Field Marshal Count Alexander Suvorov was not a man who felt that war needed to be any more complicated than necessary. The quickest way to get an enemy running was to find his weakness and attack it. The quickest way to chase an enemy from the field was to run at him with bayonet and sabre.
Under this diminutive but dynamic deity of battle, Russian troops were expected to be battle ready, not parade ready, and anything that impeded the proper performance of regiments in the field was considered surplus to requirements.
Any officer who had too much baggage or too grand a household had better not let Count Suvorov know about it. From this pragmatism flowed a practical battle-sense that the Count tried to imbue deep into the heart of the Russian army.
The following extract from the memoirs of General Denis Davydov, who was told many things about Suvorov by his father, and as a child even met the old warhorse once. It demonstrates both Suvorov’s no nonsense attitude to warfare, and his practical nature for conditioning troops for the type of battle he wanted to fight:
‘Because the primary obligation of the cavalry was to cut a path through enemy ranks, it should not be concerned with speed alone and maintaining line while on the gallop. It must surge into the midst enemy line or could and strike at anything close to hand, not turn about and break off the engagement alleging that the firing had frightened the horses, or retreat in good order without making actual physical contact with enemy fire.
In order to stop this practice, Suvorov trained the horses of the cavalry to gallop at full speed and accustom them to break through the the central ranks of the opponent’s firing line. To achieve this, he saved the manoeuvre for the end of the training period, relying on the memory of the animals, and reinforced with a verbal command that they knew would signal the conclusion of the exercise.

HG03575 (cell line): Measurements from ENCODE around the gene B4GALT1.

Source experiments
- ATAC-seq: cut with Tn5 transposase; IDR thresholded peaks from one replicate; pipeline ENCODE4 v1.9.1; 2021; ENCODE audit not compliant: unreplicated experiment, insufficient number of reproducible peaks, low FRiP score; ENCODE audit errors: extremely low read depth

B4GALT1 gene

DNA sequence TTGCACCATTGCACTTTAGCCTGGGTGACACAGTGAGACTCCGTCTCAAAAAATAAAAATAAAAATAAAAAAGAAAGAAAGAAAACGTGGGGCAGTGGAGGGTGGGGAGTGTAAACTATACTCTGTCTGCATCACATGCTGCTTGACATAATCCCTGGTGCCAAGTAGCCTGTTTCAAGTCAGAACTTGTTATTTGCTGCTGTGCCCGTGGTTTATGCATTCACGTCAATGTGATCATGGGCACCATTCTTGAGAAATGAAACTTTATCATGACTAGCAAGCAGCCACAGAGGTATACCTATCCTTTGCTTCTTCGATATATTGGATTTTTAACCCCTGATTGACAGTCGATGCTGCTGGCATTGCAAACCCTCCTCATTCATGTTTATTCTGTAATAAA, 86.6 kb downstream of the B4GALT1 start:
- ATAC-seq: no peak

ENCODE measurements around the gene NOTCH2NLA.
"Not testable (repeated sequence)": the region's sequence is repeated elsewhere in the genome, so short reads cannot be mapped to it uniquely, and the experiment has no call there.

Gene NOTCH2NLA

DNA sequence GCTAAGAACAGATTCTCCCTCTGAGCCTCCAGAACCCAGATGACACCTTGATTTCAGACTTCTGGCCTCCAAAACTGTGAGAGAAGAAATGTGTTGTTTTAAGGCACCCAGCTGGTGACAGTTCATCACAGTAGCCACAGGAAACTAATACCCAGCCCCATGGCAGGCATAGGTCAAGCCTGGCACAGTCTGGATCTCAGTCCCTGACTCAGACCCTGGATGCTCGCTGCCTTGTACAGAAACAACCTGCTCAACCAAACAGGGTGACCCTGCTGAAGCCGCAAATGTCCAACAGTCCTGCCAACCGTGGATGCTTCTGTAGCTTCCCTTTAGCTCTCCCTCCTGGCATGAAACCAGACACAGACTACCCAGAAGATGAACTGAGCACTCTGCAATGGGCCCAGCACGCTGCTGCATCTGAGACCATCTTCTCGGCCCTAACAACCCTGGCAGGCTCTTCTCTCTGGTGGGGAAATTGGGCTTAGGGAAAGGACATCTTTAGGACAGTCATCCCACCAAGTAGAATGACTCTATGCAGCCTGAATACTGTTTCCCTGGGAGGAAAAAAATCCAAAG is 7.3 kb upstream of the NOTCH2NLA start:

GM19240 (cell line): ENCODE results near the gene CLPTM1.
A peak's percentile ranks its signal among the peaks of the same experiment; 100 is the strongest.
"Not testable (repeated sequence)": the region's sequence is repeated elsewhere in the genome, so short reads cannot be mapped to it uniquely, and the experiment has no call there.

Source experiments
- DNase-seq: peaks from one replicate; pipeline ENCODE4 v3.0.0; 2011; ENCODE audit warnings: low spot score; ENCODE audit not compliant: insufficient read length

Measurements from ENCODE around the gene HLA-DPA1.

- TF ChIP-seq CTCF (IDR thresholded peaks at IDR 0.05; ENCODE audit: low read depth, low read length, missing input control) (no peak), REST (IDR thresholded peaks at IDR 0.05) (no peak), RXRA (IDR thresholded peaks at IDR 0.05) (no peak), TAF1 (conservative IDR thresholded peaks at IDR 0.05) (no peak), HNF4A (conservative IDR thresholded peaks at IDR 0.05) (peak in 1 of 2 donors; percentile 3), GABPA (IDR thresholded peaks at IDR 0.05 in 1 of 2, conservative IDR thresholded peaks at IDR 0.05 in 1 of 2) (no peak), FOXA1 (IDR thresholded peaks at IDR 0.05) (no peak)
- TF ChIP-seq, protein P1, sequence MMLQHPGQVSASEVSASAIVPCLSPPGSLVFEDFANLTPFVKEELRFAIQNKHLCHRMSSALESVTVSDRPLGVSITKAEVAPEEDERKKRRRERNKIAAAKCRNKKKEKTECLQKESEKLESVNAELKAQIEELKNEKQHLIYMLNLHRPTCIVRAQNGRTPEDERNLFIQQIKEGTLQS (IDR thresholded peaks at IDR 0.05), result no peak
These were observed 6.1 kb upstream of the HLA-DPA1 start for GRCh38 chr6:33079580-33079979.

For this purpose he had half his troops dismount and stand with carbines loaded with blanks. The soldiers were separated from one another by the distance necessary for one horse to gallop between them. The other half remained on horseback, aligned opposite the gaps of the facing infantry, and then were ordered to attack.
The soldiers were told to discharge their weapons at the very moment when the horses galloped through their lines. The riders would then dismount and the training manoeuvres were over. The theory was that instead of being frightened by the shots fired directly at them, the horses would look forward to the moment of facing the infantry fire, remembering that the sound of shots would be followed by their being reined in, haltered, or returned to their stables. Indeed, they would neigh and be eager to charge!’
This imaginative drill, which took advantage of the animals’ natural inclination to return to their stables to rest and feed, had it’s issues. Mostly derived from dismounted troops being, struck, trampled and sometimes killed by charging horses.
For this reason dismounted duty was loathed by the soldiers. Whenever he would be told a man had been killed in this horse training exercise, Suvorov would exclaim ‘May the Lord have mercy on them! I may kill four, five or even ten men; but I’ll train five or ten thousand!’
Not all Suvorov’s officers felt this was the way to use cavalry of course. But only experienced officers dared use their own judgment in the presence of their chief. Colonel Davydov of the Poltava Light Horse Regiment who commanded the second line of cavalry during an exercise in a calm and orderly manner in a classic supporting role, was brought up at dinner the same evening, and asked why he had ignored an order from Suvorov to hurry up. Apparently Suvorov had already led the first line in three charges and thought Davydov was dragging his heels.
Davydov, who knew the old general well enough to know how to get around him, thought for a moment and replied that there had been no cause for the second line to charge, as the first line kept pursuing.
‘And what if the enemy had taken heart and repulsed the first line?’ Quizzed Suvorov.
‘That could never happen.’ Replied Davydov ‘Your excellency was leading it.’
See In the Service of the Tsar by Denis Davydov.